I've been wracking my brain trying to think of exceptional lead actresses to nominate this year. Just in time, Felicity Huffman slaughters any potential competition in a brave, absorbing turn as Bree, a 40-ish pre-operative man-to-woman transsexual.

One week away from gender reassignment surgery, Bree receives a call from 17-year-old Toby (Kevin Zegers), the son she never knew she had fathered back when she was a young man named Stanley. A hustler and drug addict living in New York, Toby contacts Bree (asking for Stanley), needing someone to bail him out of a juvenile detention center. Against her better judgment, Bree flies to New York to meet Toby, but doesn't tell him who she is, instead posing as a member of a Christian charitable foundation. She offers to drive Toby cross-country back to her home state California, where he hopes for a career in gay porn.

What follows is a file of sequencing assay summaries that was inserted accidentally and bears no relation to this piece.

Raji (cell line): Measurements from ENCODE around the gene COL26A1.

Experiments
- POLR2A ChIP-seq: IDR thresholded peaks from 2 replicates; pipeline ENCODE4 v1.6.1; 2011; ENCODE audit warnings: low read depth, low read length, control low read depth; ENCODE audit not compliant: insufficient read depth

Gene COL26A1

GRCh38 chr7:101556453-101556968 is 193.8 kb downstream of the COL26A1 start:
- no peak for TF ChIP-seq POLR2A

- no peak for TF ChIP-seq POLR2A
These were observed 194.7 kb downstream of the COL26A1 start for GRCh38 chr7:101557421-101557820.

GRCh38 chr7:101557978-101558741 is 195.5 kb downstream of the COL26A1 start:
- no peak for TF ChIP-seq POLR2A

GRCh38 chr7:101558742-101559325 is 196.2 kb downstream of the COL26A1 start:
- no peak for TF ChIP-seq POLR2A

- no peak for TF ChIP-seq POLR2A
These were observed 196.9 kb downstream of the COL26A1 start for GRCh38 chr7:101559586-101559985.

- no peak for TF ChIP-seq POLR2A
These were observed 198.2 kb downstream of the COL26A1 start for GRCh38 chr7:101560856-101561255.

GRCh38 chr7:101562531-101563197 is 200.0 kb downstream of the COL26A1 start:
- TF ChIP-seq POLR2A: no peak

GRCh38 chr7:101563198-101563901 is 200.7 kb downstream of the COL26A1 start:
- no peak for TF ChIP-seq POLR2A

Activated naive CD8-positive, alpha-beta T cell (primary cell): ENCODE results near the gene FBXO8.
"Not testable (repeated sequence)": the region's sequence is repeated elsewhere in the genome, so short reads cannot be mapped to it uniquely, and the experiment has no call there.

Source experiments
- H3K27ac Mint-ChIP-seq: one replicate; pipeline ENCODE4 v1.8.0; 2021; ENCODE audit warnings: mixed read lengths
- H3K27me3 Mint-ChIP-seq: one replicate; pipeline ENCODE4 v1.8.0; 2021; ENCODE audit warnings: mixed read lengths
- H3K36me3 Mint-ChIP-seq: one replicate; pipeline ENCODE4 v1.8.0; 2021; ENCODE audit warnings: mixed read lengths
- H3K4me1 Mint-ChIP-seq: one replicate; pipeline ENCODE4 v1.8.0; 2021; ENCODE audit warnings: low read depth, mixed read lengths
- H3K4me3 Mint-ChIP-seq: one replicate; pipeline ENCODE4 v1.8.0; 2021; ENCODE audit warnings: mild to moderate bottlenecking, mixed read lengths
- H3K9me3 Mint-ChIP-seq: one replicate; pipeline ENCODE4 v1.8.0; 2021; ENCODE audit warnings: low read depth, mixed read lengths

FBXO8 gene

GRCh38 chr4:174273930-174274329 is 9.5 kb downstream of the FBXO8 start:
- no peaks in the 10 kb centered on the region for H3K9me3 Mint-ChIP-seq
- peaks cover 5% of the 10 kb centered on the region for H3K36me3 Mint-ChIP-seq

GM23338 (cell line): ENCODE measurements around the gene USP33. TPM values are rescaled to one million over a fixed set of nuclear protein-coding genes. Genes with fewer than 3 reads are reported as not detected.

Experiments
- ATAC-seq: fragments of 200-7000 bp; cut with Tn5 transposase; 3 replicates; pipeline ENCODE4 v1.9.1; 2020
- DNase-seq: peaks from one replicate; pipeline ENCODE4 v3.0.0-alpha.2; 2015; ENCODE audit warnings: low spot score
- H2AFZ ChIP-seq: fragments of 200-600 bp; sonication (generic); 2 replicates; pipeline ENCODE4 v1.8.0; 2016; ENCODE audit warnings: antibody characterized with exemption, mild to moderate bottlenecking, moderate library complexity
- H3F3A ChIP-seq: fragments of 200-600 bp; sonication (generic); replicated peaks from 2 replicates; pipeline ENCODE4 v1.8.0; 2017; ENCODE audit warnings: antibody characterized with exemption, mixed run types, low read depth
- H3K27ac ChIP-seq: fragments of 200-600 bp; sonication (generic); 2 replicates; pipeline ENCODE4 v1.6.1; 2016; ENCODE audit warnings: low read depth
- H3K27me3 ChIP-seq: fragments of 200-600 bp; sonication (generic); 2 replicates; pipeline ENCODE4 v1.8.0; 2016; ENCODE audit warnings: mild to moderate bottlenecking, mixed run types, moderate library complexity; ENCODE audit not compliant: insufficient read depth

Despite the contrived set-up, a few dry patches, and Zeger's limited acting capability (he comes off as a young Michael Pitt, who would've been better for the part), director Duncan Tucker's first feature is an affable character study: it concludes plausibly and avoids the sentimental abyss. But Huffman, wow--even if you already thought she was spectacular on Desperate Housewives and Sports Night, she's just a revelation here. Convincing and nearly unrecognizable in her physical appearance and deep, low voice, she plays Bree as the dignified, multi-faceted being she deserves to be, and the conflicting concerns she has throughout feel real and affecting. Never shying away from the emotional and psychological ramifications of someone in Bree's situation, TRANSAMERICA is still very much a comedy, but it's no tranny joke. (4/5)